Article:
Some of the stuff we do and the successes associated with that are really quite obvious. Take an older individual who is about to lose her drivers license because she can’t see, remove her cataract, and all of a sudden you might have a 75-year-old “Mommio Andretti”! I don’t care who you are, that’s pretty cool. Add in some of the extraordinary new advanced lens implants and we have retired people who started wearing glasses in the third grade running around with bare naked faces. Seriously, you could be Genghis Khan and if you take someone’s vision from 20/100 to 20/20, people are going to like you.

It used to be that retinal surgeons celebrated “anatomic success”, the achievement of a normal appearing retina. Nowadays, with the advent of advanced micro surgical techniques and injectable medications, retinal surgeons are not only are preventing vision loss but they are improving vision in everything from retinal detachments to wet macular degeneration. They don’t really have any refractive retinal surgeries yet, but I’m thinking it’s only a matter of time. Think about it–how good is your job if you take someone with a bleeding retina and 20/200 vision, and a few months later they can drive a car? Pretty good job.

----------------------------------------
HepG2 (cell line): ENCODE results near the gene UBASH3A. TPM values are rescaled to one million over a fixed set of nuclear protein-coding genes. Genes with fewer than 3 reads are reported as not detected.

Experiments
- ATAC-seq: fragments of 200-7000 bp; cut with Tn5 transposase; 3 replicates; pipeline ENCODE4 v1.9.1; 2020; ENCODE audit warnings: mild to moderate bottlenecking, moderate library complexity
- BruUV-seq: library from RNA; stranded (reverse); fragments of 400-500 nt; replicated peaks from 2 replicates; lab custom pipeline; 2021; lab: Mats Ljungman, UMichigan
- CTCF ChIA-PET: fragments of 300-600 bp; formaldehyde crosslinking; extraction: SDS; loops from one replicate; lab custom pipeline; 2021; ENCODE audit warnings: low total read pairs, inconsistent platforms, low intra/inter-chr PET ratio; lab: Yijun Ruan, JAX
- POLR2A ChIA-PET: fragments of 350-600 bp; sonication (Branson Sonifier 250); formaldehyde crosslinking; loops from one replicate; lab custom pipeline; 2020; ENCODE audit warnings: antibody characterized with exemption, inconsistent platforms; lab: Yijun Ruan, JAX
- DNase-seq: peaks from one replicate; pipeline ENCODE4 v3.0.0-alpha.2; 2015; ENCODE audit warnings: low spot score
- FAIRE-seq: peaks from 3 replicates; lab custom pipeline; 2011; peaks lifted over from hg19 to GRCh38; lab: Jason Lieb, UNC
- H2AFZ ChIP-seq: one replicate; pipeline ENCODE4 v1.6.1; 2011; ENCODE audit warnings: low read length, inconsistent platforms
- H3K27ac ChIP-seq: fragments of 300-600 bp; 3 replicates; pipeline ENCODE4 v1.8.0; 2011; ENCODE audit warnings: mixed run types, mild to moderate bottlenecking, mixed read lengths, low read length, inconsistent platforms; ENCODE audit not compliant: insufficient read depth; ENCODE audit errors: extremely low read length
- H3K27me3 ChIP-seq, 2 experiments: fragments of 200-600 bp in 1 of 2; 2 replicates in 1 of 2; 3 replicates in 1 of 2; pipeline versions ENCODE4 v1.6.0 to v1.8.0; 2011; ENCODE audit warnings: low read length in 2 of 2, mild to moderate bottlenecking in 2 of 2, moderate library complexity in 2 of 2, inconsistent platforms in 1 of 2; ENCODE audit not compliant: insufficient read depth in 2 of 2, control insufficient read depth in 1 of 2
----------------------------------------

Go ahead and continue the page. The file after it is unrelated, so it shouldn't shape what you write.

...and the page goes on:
Some of the mundane things that we all do, things that are profoundly uninteresting to eye doctors, have an outsized importance to our patients. The surface of the eye has more pain fibers per unit of area than any other part of the body. If you believe in evolution, and I do, this actually makes a lot of sense. We are such visual creatures that our sensory cortex devoted to vision is dramatically bigger then any other mammal. Those pain fibers prompt us to rapidly close our eyes for protection. Ever get anything in your eye? A piece of gravel, perhaps a tiny piece of metal while doing some grinding? How about a scratch? It’s amazing how many people are assaulted by their Christmas trees in December and January. Its bread and butter for us, but making that “jump off a bridge” searing pain go away makes for a pretty happy patient. Happy patients make it a good job.

Whenever I get a little down or blue, overwhelmed by all of the minutia of running a business, or borderline depressed at the thought of ever more government intrusion into the space between me and my patients, I remember just how good my job is when I can get to doing it. I don’t really think about all of the high-tech things, the LASIK, the cataract surgery, the fantastic medicines I have at my disposal to treat things like infections or glaucoma. No, what think about is the oldest, least fancy, most routine part of my job: prescribing that first pair of glasses to a kid who can’t see. Seriously, you should see the look on their face when they realize just how poorly they’ve been seeing. Even better, the “AHA! moment” when you put that prescription in front of their eyes and all of a sudden there’s a 20/20 line on the eye chart. I’ve been at this for 25 years or so, and that moment, that simple, low–tech moment never fails to make me smile. When the simplest, tiniest thing you do can make someone that happy, well, you’ve probably got a great job.

Like me.